I got him the script. He read it and called us and said he didn’t know what role he would play. I said Akbar. He was like, “Who is that?” We realized he had read the wrong script! When he finally read the script, he thought it was great. Scheduling was the real problem, just to find two weeks he was free. He was a real trooper and slummed with us. I have also worked with Om Puri.
What’s great with these guys is they really just trust themselves. He is not over-thinking. When you do 50 movies a year there is no time to over-think. He came up with the look of Akbar. I wanted him much more Indian and wear a lungi. He showed up looking like Al Pacino.
Madhur Jaffrey plays your mother on screen. But she is about the only major character who is never seen cooking! (Madhur Jaffrey is a well known chef and cookbook writer) What’s with that? Did you at least have her as a food consultant?
We did not want to exploit her cooking. We hired her as an actress. We did have a scene with her making desserts that got cut. But she was not involved with food. She did not want to do double duty. Anyway we could not afford her as a food consultant. (Laughs)
Which would you say was your breakthrough—Mystic Masseur or The Daily Show?
I was proud of Mystic Masseur. But it was a little film. It didn’t hit the consciousness deeply. The Daily Show is a pop culture phenomenon.
How did you get the gig?
I just auditioned for it. They didn’t discover me in some stand-up club. They had written a role for a Middle East correspondent. I auditioned. It was supposed to be a one-off. Jon hired me and they kept calling me back. And finally gave me a real job.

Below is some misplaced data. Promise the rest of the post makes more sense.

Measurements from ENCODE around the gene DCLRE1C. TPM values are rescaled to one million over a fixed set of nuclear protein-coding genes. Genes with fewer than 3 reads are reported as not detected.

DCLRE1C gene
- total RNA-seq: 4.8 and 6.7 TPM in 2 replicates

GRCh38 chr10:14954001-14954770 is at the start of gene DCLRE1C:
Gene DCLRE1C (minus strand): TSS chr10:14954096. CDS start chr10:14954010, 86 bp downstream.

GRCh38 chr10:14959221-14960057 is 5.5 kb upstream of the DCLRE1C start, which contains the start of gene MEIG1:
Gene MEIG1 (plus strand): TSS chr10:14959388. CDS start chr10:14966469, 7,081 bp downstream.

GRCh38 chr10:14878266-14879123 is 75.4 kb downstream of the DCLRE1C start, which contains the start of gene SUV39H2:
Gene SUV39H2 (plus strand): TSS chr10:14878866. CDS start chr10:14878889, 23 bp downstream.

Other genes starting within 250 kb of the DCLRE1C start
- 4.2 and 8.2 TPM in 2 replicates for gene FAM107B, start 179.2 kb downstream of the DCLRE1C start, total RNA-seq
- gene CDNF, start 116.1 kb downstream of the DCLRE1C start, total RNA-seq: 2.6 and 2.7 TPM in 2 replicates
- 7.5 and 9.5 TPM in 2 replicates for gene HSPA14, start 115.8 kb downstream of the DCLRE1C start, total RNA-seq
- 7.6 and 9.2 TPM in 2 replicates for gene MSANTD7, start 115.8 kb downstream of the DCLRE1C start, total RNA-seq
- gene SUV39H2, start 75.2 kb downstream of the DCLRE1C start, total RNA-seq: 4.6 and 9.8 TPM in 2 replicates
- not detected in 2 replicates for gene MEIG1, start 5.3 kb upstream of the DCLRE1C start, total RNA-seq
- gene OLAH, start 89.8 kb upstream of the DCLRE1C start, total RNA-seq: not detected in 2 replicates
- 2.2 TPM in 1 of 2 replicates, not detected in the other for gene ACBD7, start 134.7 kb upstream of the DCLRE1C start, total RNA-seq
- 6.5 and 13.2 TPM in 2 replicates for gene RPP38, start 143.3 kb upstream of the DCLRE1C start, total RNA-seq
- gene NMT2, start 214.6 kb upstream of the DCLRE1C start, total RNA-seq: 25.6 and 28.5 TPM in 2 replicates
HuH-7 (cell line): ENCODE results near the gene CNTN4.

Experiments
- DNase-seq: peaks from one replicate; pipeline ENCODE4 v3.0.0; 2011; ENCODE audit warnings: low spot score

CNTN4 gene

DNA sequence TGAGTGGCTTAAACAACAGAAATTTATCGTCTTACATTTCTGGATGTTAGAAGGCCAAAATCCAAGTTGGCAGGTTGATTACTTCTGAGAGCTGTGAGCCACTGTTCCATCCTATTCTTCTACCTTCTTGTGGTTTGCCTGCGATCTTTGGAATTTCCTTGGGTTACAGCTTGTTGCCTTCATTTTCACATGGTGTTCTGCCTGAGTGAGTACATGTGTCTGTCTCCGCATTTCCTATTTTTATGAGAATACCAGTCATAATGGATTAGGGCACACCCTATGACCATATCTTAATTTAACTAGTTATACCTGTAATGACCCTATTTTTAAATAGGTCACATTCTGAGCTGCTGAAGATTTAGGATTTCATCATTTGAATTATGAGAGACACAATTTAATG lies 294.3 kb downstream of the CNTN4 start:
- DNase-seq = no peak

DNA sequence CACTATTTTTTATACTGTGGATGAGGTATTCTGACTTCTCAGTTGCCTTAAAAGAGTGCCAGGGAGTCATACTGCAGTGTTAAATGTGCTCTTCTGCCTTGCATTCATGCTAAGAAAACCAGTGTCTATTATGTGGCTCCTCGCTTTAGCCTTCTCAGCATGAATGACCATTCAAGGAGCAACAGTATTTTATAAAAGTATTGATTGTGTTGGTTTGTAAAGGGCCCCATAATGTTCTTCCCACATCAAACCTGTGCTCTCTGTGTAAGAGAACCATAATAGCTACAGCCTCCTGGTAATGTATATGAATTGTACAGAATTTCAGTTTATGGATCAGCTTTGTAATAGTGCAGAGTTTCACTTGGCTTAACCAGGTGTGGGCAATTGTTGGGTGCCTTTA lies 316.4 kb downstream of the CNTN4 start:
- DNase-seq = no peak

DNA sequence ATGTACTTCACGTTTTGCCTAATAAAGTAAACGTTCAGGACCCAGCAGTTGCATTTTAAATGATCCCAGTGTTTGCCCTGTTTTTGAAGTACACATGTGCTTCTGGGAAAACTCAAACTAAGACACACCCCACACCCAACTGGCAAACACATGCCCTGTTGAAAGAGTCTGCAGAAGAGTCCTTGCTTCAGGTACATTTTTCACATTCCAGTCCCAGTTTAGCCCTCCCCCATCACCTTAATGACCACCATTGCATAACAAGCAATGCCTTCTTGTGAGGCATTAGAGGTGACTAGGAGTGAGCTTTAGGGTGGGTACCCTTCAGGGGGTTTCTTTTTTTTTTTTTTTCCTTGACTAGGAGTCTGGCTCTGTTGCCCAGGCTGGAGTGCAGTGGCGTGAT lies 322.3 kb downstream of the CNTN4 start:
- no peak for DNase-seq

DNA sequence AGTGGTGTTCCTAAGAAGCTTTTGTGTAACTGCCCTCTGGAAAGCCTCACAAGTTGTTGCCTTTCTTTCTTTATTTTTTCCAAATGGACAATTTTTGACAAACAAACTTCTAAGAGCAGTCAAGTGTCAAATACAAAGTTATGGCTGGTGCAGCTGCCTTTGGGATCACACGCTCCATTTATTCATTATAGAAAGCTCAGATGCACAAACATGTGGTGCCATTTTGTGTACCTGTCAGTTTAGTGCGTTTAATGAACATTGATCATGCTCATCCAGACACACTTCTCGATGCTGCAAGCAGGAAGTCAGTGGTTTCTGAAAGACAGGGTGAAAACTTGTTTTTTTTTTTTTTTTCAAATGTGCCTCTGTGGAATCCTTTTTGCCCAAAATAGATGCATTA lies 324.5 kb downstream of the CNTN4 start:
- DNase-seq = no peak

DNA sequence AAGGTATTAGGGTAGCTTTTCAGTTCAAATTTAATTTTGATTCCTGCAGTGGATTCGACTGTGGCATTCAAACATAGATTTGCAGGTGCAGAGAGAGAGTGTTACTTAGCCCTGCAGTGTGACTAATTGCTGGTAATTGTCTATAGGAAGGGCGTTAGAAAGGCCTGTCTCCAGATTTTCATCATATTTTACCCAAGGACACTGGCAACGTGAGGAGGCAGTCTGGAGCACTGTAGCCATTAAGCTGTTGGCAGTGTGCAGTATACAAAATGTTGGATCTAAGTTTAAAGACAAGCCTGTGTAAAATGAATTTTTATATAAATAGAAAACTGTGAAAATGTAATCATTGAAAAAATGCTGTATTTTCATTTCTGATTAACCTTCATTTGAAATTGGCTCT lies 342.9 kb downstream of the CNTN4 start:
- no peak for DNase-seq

What is it like to keep up the persona of a faux journalist?
It’s a weird hybrid. It’s like no other job I have had or will ever have. It’s a hybrid of journalist, actor, comedian—a weird mongrel. It’s not stand up. It’s more like an acting gig. It’s also a writing gig. But I do find it weird that I have a real office. I mean what actor has a real office?
Is it confusing to be Aasif Mandvi playing a character named Aasif Mandvi?
I play a character who is a journalist on a fake news show. He is smarter than I am, and dresses better than me. The character just happens to have my name. People expect me to talk like him but Harrison Ford is not Indiana Jones. It is initially confusing. I thought I had to be me. But even Jon Stewart is not the Jon Stewart walking around in the real world.
Your next role is in M. Knight Shyamalan’s movie The Last Airbender.
That is next. I am also pitching a TV show—a half-hour comedy which would star me as a dysfunctional self-help guru. I am excited about that. I also want to do a book of essays about being an immigrant kid and living in that space between cultures.
And what can you cook? What’s your special?
I can make anything that has eggs. Oh and great cocktails.
Sandip Roy is the host of UpFront, a news-magazine show on KALW 91.7 produced by New America Media.